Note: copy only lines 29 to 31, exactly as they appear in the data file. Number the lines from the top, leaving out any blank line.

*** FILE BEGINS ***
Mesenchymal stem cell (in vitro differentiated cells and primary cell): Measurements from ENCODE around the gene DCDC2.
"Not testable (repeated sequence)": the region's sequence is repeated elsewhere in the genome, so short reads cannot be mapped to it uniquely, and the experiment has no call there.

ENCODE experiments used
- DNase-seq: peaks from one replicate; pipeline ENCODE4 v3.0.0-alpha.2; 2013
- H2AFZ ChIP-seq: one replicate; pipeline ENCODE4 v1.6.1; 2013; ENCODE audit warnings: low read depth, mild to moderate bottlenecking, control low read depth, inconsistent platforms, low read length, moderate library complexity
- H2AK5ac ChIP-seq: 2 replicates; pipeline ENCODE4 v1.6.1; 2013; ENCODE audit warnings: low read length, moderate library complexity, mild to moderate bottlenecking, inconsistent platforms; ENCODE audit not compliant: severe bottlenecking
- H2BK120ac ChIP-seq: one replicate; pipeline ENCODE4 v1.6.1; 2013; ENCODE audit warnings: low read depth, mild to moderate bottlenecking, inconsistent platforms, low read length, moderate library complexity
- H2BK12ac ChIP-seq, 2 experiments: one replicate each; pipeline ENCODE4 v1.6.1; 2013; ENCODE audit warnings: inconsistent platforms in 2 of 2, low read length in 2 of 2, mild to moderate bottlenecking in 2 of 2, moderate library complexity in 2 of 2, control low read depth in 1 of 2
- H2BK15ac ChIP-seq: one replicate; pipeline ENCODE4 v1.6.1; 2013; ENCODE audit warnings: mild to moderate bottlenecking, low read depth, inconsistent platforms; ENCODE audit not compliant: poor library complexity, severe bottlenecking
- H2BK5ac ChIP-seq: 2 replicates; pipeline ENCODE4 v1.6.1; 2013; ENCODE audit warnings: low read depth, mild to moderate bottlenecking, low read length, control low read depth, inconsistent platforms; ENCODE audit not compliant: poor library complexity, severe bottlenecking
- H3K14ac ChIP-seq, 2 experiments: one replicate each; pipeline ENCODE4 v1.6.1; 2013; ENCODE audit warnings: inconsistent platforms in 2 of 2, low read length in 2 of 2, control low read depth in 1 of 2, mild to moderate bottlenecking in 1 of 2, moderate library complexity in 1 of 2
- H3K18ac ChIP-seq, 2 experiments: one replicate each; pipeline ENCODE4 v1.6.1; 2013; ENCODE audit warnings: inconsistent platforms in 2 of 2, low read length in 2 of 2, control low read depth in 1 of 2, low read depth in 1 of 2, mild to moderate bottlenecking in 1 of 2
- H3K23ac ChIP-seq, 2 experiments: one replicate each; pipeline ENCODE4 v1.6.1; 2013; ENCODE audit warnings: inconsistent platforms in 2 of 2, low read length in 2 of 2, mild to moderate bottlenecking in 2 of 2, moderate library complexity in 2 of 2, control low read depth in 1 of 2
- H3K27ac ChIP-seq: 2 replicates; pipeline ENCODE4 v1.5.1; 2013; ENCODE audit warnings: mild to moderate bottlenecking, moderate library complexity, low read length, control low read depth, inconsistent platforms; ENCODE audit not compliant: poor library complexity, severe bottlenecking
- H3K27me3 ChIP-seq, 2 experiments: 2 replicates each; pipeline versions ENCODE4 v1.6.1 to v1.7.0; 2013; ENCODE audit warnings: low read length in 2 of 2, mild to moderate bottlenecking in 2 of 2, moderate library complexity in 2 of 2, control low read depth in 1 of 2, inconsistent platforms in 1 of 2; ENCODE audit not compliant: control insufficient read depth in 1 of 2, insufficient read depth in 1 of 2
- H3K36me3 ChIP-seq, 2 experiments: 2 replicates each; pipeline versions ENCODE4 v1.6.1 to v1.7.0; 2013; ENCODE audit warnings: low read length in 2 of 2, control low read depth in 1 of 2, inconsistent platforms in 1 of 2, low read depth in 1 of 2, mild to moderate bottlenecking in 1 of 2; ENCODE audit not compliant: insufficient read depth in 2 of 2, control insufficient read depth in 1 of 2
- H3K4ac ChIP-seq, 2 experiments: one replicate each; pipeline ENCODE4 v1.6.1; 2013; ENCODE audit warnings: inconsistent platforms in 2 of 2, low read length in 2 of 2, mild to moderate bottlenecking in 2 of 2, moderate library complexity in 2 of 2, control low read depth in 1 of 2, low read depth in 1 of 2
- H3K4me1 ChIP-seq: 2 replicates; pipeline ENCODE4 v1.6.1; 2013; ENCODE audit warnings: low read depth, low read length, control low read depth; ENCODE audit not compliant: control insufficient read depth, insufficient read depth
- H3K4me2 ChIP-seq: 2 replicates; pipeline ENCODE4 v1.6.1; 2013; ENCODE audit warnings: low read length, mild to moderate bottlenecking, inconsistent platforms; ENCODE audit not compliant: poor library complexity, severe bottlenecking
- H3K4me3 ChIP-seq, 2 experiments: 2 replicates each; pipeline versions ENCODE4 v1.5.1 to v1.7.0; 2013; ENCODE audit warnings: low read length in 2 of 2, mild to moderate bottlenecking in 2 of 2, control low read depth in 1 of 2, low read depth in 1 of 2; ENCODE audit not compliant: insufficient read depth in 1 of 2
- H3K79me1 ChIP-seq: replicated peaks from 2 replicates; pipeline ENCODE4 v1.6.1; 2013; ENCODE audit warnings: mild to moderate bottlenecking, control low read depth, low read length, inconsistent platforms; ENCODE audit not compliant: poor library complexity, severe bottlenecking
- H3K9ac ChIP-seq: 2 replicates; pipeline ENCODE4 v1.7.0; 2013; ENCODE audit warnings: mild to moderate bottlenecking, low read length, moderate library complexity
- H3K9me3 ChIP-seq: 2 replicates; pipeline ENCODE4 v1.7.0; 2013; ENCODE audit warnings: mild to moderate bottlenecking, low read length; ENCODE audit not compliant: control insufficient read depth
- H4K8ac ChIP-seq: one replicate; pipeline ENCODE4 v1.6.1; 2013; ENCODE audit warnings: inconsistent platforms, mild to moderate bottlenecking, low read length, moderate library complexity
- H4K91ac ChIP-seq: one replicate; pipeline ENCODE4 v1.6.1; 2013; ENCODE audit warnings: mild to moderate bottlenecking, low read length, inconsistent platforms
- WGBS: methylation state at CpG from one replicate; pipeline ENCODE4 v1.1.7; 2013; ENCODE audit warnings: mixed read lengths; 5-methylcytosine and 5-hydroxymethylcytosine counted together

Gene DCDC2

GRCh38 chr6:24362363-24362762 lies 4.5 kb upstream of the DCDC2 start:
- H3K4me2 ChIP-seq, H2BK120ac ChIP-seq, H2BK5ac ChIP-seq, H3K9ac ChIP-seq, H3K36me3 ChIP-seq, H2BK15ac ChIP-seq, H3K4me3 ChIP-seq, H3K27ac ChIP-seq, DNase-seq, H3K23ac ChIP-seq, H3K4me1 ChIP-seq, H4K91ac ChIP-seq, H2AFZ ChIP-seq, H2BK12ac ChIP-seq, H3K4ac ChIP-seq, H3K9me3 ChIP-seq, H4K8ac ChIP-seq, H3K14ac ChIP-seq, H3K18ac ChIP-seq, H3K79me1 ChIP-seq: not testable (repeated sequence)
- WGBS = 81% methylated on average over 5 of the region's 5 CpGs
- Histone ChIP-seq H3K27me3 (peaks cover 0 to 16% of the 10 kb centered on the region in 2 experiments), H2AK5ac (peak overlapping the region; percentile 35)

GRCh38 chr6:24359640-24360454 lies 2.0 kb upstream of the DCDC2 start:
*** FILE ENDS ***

- H3K4me2 ChIP-seq, H2BK120ac ChIP-seq, H2BK5ac ChIP-seq, H3K9ac ChIP-seq, H3K36me3 ChIP-seq, H2BK15ac ChIP-seq, H3K4me3 ChIP-seq, H3K27ac ChIP-seq, DNase-seq, H3K23ac ChIP-seq, H3K4me1 ChIP-seq, H4K91ac ChIP-seq, H2AFZ ChIP-seq, H2BK12ac ChIP-seq, H3K4ac ChIP-seq, H3K9me3 ChIP-seq, H4K8ac ChIP-seq, H3K14ac ChIP-seq, H3K18ac ChIP-seq, H3K79me1 ChIP-seq: not testable (repeated sequence)
- WGBS = 81% methylated on average over 5 of the region's 5 CpGs
- Histone ChIP-seq H3K27me3 (peaks cover 0 to 16% of the 10 kb centered on the region in 2 experiments), H2AK5ac (peak overlapping the region; percentile 35)